Jews.To judge justly of the world. must stand at a due distance from it ;-which will discover to us the vanity of its riches and honors, in such true dimensions, as will engage us to behave ourselves towards them with moderation. This is all that is wanting to make us wise and good;--that we may be left to the full influence of religion ;- to which christianity so far conduces, that it is the great blessing,the peculiar advantage we enjoy under its institution,-that it affords us not only the most excellent precepts of this kind, but also, it shows us those precepts confirmed by most excellent examples.-A heathen philosopher may talk very elegantly about despising the world, and, like Seneca, may prescribe very ingenious rules, to teach us an art he never exercised himself:-For, all the while he was writing in praise of poverty, he was enjoying a great estate, and endeavoring to make it greater. But, if ever we hope to reduce these rules to practice, it must be by the help of religion.-If we would find men, who, by their lives, bore witness to their doctrines, we must look for them amongst the acts and monuments of our church,-amongst the first followers of their crucified Master; who spoke with authority, because they spoke experimentally, and took care to make their words good,by despising the world, and voluntarily accounting all things in it loss, that they might win CHRIST.-O holy and blessed apostles !-blessed were ye indeed, -for ye conferred not with flesh and blood,-for ye were not offended in him through any considerations of this world ;ye conferred not with flesh and blood, neither with its snares and temptations.-Neither the pleasures of life, or the pains of death laid hold upon your faith, to make you fall from him.- -Ye had your prejudices of worldly grandeur, in common with the rest of your nation · ∙saw, like them,
your expectations blasted; but ye gave them up, as men governed by reason and truth. -As ye surrendered all your hopes in this world to your faith, with fortitude,-so did ye meet the terrors of the world with the same temper. Neither the frowns and discountenances of the civil powers, neither tribulation, or distress, or persecution, or cold,-ornakedness, or famine, or the sword, could separate you from the love of CHRIST. Ye took up your crosses cheerfully, and followed him;-followed the same rugged way-trod the wine-press after him ;-voluntarily submitting yourselves to poverty,-to punishment, to the scorn and the reproaches of the world, which ye knew were to be the portion of all of you who engaged in preaching a mystery, so spoken against by the world,- -so unpalatable to all its passions and pleasures,—and so irreconcileable to the pride of human reason. So that ye were, as one of ye expressed, and all of ye experimentally found, though ye were made as the filth of the world, and the off-scouring of all things, upon this account;-yet ye went on as zealously as ye set out.--Ye were not offended, nor ashamed of the gospel of CHRIST :-Wherefore should ye?The impostor and hypocrite might have been ashamed-the guilty would have found cause for it --Ye had no cause,-though ye had temptation.-Ye preached but what ye knew, and your honest and upright hearts gave evidence, the strongest,-to the truth of it ;-for ye left all,-ye suffered all,-ye gave all that your sincerity had left you to give. Ye gave your lives at last as pledges and confirmations of your faith and warmest affection for your Lord. Holy and blessed men! ye gave all, when, alas ! our cold and frozen affection will part with nothing for his sake, not even with our vices and follies, which are worse than nothing;-for they are vanity, and misery, and death.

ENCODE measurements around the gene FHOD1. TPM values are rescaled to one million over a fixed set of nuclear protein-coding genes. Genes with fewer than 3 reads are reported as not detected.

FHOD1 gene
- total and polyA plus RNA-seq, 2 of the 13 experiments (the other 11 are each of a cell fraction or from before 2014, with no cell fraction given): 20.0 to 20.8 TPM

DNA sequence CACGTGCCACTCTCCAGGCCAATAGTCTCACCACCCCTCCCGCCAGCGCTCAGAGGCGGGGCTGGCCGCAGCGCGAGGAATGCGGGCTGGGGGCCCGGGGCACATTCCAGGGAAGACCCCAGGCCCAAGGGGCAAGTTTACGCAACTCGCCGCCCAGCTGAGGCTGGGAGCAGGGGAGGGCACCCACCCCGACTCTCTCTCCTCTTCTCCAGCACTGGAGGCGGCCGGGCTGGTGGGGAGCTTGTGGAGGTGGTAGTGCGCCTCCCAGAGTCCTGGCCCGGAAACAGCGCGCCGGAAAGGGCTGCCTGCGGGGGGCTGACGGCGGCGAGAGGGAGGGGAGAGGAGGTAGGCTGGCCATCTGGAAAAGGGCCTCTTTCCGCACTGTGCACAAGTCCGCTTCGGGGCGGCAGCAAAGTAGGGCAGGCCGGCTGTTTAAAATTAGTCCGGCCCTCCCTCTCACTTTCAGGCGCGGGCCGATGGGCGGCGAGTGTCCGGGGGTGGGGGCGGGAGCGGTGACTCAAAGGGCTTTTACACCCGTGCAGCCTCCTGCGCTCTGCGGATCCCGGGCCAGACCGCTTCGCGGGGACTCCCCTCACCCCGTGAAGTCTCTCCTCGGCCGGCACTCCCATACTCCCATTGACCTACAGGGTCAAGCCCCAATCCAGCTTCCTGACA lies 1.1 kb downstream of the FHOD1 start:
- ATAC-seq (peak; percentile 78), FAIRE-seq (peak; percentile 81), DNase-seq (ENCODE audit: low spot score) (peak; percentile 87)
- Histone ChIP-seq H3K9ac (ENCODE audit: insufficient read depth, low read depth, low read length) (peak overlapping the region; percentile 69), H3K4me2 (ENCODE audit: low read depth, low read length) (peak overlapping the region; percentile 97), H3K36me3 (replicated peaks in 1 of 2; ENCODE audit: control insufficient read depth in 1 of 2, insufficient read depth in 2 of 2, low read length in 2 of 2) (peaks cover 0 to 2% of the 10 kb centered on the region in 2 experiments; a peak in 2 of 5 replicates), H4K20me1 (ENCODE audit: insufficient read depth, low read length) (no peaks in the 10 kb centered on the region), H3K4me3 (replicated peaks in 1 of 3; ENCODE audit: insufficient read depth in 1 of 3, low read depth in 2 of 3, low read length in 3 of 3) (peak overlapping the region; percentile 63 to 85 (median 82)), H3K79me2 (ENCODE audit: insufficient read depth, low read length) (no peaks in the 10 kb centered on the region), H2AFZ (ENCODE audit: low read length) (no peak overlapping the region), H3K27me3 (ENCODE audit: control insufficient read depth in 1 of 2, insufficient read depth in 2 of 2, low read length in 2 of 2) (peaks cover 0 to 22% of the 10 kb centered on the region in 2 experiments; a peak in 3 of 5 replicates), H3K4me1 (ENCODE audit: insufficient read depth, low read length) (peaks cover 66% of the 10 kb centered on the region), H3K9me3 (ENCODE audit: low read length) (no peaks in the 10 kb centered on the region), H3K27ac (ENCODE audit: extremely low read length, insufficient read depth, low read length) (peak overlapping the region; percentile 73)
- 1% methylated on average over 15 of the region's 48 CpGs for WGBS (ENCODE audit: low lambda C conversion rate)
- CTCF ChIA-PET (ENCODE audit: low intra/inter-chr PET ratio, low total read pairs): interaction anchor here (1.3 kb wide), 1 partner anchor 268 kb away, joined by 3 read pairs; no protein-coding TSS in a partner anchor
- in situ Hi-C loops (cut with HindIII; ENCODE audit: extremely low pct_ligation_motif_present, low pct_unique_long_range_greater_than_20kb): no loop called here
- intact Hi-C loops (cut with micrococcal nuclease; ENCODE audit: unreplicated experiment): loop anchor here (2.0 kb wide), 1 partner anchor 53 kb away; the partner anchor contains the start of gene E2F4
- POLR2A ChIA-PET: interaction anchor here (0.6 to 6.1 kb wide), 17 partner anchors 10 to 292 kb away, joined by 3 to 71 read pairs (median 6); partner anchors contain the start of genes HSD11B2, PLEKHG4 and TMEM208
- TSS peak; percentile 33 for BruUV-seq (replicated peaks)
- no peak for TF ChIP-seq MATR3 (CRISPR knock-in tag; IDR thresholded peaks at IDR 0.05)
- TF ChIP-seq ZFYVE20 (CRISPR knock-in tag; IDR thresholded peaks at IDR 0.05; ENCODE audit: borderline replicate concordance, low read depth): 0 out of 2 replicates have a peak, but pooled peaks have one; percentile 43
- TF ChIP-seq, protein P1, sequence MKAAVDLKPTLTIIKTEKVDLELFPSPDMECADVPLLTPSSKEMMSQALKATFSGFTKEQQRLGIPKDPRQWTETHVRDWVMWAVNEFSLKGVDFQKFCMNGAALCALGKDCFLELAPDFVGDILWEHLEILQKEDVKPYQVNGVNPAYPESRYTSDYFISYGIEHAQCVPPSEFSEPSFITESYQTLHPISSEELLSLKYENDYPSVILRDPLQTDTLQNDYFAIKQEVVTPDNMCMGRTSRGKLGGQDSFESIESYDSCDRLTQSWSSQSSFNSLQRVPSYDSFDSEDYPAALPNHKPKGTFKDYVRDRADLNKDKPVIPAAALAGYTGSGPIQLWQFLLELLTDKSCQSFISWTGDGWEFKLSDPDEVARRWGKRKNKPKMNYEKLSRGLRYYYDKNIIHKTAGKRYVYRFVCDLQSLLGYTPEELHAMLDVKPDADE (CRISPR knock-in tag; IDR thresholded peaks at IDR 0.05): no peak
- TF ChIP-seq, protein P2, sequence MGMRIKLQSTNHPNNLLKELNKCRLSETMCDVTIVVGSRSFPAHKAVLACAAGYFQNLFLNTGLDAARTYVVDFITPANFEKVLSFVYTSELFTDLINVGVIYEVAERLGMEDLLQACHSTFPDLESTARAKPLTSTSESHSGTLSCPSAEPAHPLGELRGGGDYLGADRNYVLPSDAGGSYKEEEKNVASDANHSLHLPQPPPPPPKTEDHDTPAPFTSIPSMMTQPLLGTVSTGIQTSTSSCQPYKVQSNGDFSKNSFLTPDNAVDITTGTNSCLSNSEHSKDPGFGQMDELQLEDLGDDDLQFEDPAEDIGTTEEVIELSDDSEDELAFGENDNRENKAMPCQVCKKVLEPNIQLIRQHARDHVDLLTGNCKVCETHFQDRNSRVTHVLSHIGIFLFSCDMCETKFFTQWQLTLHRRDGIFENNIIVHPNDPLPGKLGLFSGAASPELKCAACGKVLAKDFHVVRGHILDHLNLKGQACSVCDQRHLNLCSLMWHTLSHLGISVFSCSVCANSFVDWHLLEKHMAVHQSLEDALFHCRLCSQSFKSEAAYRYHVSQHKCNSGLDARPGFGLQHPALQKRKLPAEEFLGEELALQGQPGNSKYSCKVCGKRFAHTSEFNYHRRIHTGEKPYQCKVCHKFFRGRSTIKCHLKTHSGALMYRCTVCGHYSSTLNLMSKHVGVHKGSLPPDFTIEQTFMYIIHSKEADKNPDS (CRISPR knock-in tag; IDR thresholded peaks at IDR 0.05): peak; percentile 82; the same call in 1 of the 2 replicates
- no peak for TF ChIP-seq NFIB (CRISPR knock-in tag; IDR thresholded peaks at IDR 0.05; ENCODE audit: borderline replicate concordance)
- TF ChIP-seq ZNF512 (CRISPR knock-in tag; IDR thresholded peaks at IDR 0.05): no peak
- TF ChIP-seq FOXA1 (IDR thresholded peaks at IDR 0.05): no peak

The state of christianity calls not now for such evidences as the apostles gave of their attachment to it. We have, literally speaking,-neither houses, nor lands, nor possessions to forsake ; we have neither wives or children, or brethren or sisters, to be torn from;-no rational pleasureor natural endearments to give up. We have nothing to part with, but what is not our interest to keep,--—our lusts and passions. We have nothing to do for CHRIST's sake-but what is most for our own ;· --that is, to be temperate, and chaste, and just,—and peaceable,--and charitable, and kind to one another. -So that if man could suppose himself in a capacity even of capitulating with GOD, concerning the terms upon which he would submit to his government,-and to choose the laws he would be bound to observe in testimony of his faith ;—it were impossible for him to make any proposals, which, upon all accounts, should be more advantageous to his interest, than those very conditions to which we are already obliged; that is, to deny ourselves ungodliness, to live soberly and righteously in this present life, and lay such restraints upon our appetites, as are for the honor of human nature,— the improvement of our happiness, our health, —our peace,―our reputation and safety. When one considers this representation of the temporal inducements of christianity,and compares it with the difficulties and discouragements which they encountered who first made profession of a persecuted and hated religion; at the same time that it raises the idea of the fortitude and sanctity of those holy men, of whom the world was not worthy,—it sadly diminishes that of ourselves which, though it has all the blessings of this life apparently on its side to support it, yet can scarce be kept alive. And if we may form a judgment from the little stock of religion which VOL. III.